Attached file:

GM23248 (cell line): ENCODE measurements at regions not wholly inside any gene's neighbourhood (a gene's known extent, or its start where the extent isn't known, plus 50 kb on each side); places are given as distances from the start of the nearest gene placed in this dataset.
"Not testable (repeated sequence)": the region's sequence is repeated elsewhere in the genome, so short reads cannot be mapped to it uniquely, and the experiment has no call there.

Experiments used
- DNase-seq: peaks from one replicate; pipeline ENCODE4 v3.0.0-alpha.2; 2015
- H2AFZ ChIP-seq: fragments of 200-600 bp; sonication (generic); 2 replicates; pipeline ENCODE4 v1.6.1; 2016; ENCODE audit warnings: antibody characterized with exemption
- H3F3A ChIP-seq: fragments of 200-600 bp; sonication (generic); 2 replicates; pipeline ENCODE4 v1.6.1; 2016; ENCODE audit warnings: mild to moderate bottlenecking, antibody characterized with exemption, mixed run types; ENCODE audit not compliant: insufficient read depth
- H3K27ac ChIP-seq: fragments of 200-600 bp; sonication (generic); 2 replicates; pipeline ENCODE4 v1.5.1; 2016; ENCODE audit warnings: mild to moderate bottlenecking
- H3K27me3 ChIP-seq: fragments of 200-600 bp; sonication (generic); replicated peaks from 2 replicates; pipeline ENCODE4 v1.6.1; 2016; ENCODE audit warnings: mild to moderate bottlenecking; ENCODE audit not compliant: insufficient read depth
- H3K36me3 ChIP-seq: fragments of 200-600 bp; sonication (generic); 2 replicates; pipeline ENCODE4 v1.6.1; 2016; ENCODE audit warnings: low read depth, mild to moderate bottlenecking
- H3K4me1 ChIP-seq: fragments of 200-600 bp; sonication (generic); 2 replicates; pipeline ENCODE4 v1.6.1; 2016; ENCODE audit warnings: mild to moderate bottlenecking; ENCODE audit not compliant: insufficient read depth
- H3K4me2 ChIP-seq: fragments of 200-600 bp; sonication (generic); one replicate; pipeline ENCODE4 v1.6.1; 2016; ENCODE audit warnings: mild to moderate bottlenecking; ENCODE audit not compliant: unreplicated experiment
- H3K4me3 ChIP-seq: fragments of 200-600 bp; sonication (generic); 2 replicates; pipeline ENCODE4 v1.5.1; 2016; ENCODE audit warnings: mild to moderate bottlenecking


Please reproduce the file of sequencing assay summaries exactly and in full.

GM23248 (cell line): ENCODE measurements at regions not wholly inside any gene's neighbourhood (a gene's known extent, or its start where the extent isn't known, plus 50 kb on each side); places are given as distances from the start of the nearest gene placed in this dataset.
"Not testable (repeated sequence)": the region's sequence is repeated elsewhere in the genome, so short reads cannot be mapped to it uniquely, and the experiment has no call there.

Experiments used
- DNase-seq: peaks from one replicate; pipeline ENCODE4 v3.0.0-alpha.2; 2015
- H2AFZ ChIP-seq: fragments of 200-600 bp; sonication (generic); 2 replicates; pipeline ENCODE4 v1.6.1; 2016; ENCODE audit warnings: antibody characterized with exemption
- H3F3A ChIP-seq: fragments of 200-600 bp; sonication (generic); 2 replicates; pipeline ENCODE4 v1.6.1; 2016; ENCODE audit warnings: mild to moderate bottlenecking, antibody characterized with exemption, mixed run types; ENCODE audit not compliant: insufficient read depth
- H3K27ac ChIP-seq: fragments of 200-600 bp; sonication (generic); 2 replicates; pipeline ENCODE4 v1.5.1; 2016; ENCODE audit warnings: mild to moderate bottlenecking
- H3K27me3 ChIP-seq: fragments of 200-600 bp; sonication (generic); replicated peaks from 2 replicates; pipeline ENCODE4 v1.6.1; 2016; ENCODE audit warnings: mild to moderate bottlenecking; ENCODE audit not compliant: insufficient read depth
- H3K36me3 ChIP-seq: fragments of 200-600 bp; sonication (generic); 2 replicates; pipeline ENCODE4 v1.6.1; 2016; ENCODE audit warnings: low read depth, mild to moderate bottlenecking
- H3K4me1 ChIP-seq: fragments of 200-600 bp; sonication (generic); 2 replicates; pipeline ENCODE4 v1.6.1; 2016; ENCODE audit warnings: mild to moderate bottlenecking; ENCODE audit not compliant: insufficient read depth
- H3K4me2 ChIP-seq: fragments of 200-600 bp; sonication (generic); one replicate; pipeline ENCODE4 v1.6.1; 2016; ENCODE audit warnings: mild to moderate bottlenecking; ENCODE audit not compliant: unreplicated experiment
- H3K4me3 ChIP-seq: fragments of 200-600 bp; sonication (generic); 2 replicates; pipeline ENCODE4 v1.5.1; 2016; ENCODE audit warnings: mild to moderate bottlenecking